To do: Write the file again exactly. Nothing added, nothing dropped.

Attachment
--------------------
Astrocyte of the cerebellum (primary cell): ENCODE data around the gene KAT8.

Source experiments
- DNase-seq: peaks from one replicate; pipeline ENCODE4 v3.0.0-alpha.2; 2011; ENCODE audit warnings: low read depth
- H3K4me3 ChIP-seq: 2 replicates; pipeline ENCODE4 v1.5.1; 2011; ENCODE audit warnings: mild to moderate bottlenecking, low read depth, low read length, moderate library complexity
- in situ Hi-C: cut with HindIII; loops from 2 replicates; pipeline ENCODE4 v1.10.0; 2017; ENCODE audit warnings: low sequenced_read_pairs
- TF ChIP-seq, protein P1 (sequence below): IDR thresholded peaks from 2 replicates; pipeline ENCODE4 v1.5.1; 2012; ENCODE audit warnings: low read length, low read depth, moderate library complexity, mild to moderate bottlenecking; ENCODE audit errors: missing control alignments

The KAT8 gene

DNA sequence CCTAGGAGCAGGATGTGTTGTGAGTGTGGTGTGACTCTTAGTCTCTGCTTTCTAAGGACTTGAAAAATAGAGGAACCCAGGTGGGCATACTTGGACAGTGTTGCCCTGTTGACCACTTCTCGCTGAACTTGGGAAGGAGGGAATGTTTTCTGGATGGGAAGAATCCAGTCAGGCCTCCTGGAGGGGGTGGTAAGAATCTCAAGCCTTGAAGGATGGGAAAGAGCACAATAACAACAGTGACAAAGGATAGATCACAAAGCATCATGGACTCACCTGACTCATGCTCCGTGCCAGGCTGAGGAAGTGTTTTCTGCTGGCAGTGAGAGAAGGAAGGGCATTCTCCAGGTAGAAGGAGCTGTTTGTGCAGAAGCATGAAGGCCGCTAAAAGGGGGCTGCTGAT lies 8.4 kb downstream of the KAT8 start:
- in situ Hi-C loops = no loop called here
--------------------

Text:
Astrocyte of the cerebellum (primary cell): ENCODE data around the gene KAT8.

Source experiments
- DNase-seq: peaks from one replicate; pipeline ENCODE4 v3.0.0-alpha.2; 2011; ENCODE audit warnings: low read depth
- H3K4me3 ChIP-seq: 2 replicates; pipeline ENCODE4 v1.5.1; 2011; ENCODE audit warnings: mild to moderate bottlenecking, low read depth, low read length, moderate library complexity
- in situ Hi-C: cut with HindIII; loops from 2 replicates; pipeline ENCODE4 v1.10.0; 2017; ENCODE audit warnings: low sequenced_read_pairs
- TF ChIP-seq, protein P1 (sequence below): IDR thresholded peaks from 2 replicates; pipeline ENCODE4 v1.5.1; 2012; ENCODE audit warnings: low read length, low read depth, moderate library complexity, mild to moderate bottlenecking; ENCODE audit errors: missing control alignments

The KAT8 gene

DNA sequence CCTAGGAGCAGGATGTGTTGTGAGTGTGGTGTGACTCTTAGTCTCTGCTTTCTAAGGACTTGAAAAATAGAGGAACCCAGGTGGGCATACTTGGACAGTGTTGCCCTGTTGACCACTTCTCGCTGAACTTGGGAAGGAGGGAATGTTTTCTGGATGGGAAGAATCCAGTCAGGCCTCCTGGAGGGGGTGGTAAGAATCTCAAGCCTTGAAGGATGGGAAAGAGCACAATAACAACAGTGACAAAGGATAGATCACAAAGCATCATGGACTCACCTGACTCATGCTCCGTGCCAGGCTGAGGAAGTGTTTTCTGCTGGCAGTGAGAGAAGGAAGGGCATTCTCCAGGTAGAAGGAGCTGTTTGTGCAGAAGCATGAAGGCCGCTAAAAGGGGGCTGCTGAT lies 8.4 kb downstream of the KAT8 start:
- in situ Hi-C loops = no loop called here